L1VM - assembly VOL I

Here I will show how to read the assembly output of my compiler Brackets. A program can be build in the l1vm directory:

./build.sh prog/hello

This creates the bytecode in “prog/hello.l1obj” and in the root directory: “out.l1asm” and “out.l1dbg”. Here is “prog/hello.l1com” in Brackets:

// hello.l1com
// Brackets - Hello world!
//
#include <intr.l1h>
(main func)
	(set int64 1 zero 0)
	(set int64 1 x 23)
	(set int64 1 y 42)
	(set int64 1 a 0)
	(set string 13 hello "Hello world!")
	// print string
	print_s (hello)
	print_n
	((x y *) a =)
	print_i (a)
	print_n
	exit (zero)
(funcend)

And here is “out.l1asm”:

.data
Q, 1, zero
@, 0Q, 0
Q, 1, x
@, 8Q, 23
Q, 1, y
@, 16Q, 42
Q, 1, a
@, 24Q, 0
B, 13, hello
@, 32Q, "Hello world!"
Q, 1, helloaddr
@, 45Q, 32Q
.dend
.code
:main
loada zero, 0, 0
loada helloaddr, 0, 1
intr0 6, 1, 0, 0
intr0 7, 0, 0, 0
loada x, 0, 2
loada y, 0, 3
muli 2, 3, 4
load a, 0, 5
pullqw 4, 5, 0
loada a, 0, 6
intr0 4, 6, 0, 0
intr0 7, 0, 0, 0
intr0 255, 0, 0, 0
rts
.cend

The first line begins the “.data” section with all variable declarations. The second and third line declare the variable “zero”:

Q, 1, zero

This sets “Q” for “int64” type, “1” for one variable and “zero” as the variable name.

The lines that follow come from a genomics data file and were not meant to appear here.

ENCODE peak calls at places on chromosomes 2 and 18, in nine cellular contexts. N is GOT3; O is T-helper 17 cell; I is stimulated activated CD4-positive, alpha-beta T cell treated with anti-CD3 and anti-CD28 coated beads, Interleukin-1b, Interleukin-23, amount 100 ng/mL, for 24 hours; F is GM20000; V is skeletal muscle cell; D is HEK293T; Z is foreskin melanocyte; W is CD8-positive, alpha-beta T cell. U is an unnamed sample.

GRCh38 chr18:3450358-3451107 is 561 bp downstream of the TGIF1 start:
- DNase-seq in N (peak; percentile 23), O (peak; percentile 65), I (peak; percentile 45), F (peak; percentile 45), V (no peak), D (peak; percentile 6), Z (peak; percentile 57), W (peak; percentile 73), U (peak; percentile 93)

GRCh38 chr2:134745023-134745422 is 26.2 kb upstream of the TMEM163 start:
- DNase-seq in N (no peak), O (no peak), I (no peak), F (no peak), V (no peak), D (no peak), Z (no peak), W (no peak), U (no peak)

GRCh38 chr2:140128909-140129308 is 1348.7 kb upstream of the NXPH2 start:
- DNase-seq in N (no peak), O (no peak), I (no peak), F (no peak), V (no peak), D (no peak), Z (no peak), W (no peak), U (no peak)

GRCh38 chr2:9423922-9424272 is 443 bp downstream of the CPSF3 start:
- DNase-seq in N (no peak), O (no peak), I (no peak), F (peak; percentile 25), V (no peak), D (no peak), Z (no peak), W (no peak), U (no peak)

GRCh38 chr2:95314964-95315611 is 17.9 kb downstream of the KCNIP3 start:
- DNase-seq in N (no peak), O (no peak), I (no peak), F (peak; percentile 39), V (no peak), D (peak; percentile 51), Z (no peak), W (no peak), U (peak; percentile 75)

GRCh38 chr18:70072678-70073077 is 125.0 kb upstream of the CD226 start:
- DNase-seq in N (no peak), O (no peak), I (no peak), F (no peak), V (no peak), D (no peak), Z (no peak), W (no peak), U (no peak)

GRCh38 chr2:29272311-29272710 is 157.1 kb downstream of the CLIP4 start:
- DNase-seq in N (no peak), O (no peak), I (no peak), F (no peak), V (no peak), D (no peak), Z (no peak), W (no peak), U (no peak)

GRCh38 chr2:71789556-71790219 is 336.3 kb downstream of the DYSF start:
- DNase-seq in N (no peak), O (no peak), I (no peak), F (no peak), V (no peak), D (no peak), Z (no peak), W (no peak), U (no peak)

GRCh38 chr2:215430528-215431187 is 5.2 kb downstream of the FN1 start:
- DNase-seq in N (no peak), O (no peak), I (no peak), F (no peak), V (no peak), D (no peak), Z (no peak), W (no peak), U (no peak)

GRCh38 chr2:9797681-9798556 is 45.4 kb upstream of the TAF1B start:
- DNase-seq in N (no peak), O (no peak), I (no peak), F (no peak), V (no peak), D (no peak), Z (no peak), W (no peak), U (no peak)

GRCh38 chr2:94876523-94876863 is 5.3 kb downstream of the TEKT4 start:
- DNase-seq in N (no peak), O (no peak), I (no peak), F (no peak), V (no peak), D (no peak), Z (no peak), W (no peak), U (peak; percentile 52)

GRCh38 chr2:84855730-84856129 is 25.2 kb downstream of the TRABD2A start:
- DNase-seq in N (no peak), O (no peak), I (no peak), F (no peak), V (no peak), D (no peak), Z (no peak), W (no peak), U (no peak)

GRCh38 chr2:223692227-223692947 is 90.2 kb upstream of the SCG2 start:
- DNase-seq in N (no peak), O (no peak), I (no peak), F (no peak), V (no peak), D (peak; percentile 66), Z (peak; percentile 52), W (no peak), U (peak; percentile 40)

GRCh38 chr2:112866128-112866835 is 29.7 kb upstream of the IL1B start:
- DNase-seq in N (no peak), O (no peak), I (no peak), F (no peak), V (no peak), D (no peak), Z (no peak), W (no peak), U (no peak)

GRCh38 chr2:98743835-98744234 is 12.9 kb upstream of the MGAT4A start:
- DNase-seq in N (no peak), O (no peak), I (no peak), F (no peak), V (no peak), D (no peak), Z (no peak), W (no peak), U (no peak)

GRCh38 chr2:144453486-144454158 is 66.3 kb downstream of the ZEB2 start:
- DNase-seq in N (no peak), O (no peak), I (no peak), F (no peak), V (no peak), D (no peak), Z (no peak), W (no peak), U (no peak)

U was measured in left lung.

@, 0Q, 0

Now here we have the memory address “0Q” and the value “0”.

And on line four and five we have:

Q, 1, x

This sets “Q” for “int64” type, “1” for one variable and “x” as the variable name.

@, 8Q, 23

Here we get the memory address “8Q” and the value “23”. So the memory address is increased by 8 byte to store the variable “x”. The compiler sets the right memory addresses for us, so have no worries about this!

The string declaration is differernt:

B, 13, hello

Here we have type “B” for byte or string. And “13” chars. The name is “hello”.

@, 32Q, "Hello world!"

The address is “32Q” and the value “Hello world!”. However here are two more lines:

Q, 1, helloaddr

This defines a “int64” type variable “helloaddr” storing the memory address of the string “hello”:

@, 45Q, 32Q

The memory address “32Q” is stored at location “45Q”. Internally a string variable is referenced by its address. This is done automatically.

Lets have a look at the multiplication code:

Brackets:

((x y *) a =)

Assembly:

loada x, 0, 2
loada y, 0, 3
muli 2, 3, 4
load a, 0, 5
pullqw 4, 5, 0

Here the “loada” opcode loads the “int64” variable “x” into register “2”. Then the next “loada” opcode loads the “int64” variable “y” into register “3”.

Now the “muli” opcode just multiplies the registers “2” and “3” and stores the result in the target register “4”. Now the compiler needs to store the register back into the variable “a”. This is done by load the address of “a” into register “5”:

load a, 0, 5

Now the register “4” is pulled into address “5” (a) by the “pullqw” opcode:

pullqw 4, 5, 0

I hope this posting could tell you more about what is going on in my compiler.
Have some fun!

13: assembly VOL II